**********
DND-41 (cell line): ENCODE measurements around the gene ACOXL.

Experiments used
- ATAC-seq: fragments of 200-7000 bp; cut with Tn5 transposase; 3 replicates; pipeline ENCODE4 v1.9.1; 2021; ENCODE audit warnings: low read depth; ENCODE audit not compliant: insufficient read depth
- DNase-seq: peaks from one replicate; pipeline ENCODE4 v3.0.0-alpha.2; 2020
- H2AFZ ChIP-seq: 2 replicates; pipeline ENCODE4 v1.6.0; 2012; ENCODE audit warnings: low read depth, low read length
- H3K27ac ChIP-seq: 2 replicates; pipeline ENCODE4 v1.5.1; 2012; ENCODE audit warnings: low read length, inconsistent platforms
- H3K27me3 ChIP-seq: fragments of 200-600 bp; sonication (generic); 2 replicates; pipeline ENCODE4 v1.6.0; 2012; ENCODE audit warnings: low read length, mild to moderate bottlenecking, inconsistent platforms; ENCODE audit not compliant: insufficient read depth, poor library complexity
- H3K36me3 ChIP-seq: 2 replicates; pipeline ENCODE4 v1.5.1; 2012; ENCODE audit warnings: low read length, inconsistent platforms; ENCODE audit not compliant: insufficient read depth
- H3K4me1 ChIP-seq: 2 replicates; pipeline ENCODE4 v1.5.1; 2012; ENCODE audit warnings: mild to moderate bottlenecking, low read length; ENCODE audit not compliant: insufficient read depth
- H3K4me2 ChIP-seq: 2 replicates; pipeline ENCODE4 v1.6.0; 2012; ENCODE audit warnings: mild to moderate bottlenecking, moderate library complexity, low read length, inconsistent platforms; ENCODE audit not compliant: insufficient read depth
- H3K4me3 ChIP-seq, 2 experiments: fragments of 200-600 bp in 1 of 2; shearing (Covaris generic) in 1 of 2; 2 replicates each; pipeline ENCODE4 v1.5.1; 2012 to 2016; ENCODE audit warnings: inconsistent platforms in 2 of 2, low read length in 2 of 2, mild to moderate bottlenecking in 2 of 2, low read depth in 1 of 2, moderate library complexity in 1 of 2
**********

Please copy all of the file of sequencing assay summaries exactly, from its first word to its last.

DND-41 (cell line): ENCODE measurements around the gene ACOXL.

Experiments used
- ATAC-seq: fragments of 200-7000 bp; cut with Tn5 transposase; 3 replicates; pipeline ENCODE4 v1.9.1; 2021; ENCODE audit warnings: low read depth; ENCODE audit not compliant: insufficient read depth
- DNase-seq: peaks from one replicate; pipeline ENCODE4 v3.0.0-alpha.2; 2020
- H2AFZ ChIP-seq: 2 replicates; pipeline ENCODE4 v1.6.0; 2012; ENCODE audit warnings: low read depth, low read length
- H3K27ac ChIP-seq: 2 replicates; pipeline ENCODE4 v1.5.1; 2012; ENCODE audit warnings: low read length, inconsistent platforms
- H3K27me3 ChIP-seq: fragments of 200-600 bp; sonication (generic); 2 replicates; pipeline ENCODE4 v1.6.0; 2012; ENCODE audit warnings: low read length, mild to moderate bottlenecking, inconsistent platforms; ENCODE audit not compliant: insufficient read depth, poor library complexity
- H3K36me3 ChIP-seq: 2 replicates; pipeline ENCODE4 v1.5.1; 2012; ENCODE audit warnings: low read length, inconsistent platforms; ENCODE audit not compliant: insufficient read depth
- H3K4me1 ChIP-seq: 2 replicates; pipeline ENCODE4 v1.5.1; 2012; ENCODE audit warnings: mild to moderate bottlenecking, low read length; ENCODE audit not compliant: insufficient read depth
- H3K4me2 ChIP-seq: 2 replicates; pipeline ENCODE4 v1.6.0; 2012; ENCODE audit warnings: mild to moderate bottlenecking, moderate library complexity, low read length, inconsistent platforms; ENCODE audit not compliant: insufficient read depth
- H3K4me3 ChIP-seq, 2 experiments: fragments of 200-600 bp in 1 of 2; shearing (Covaris generic) in 1 of 2; 2 replicates each; pipeline ENCODE4 v1.5.1; 2012 to 2016; ENCODE audit warnings: inconsistent platforms in 2 of 2, low read length in 2 of 2, mild to moderate bottlenecking in 2 of 2, low read depth in 1 of 2, moderate library complexity in 1 of 2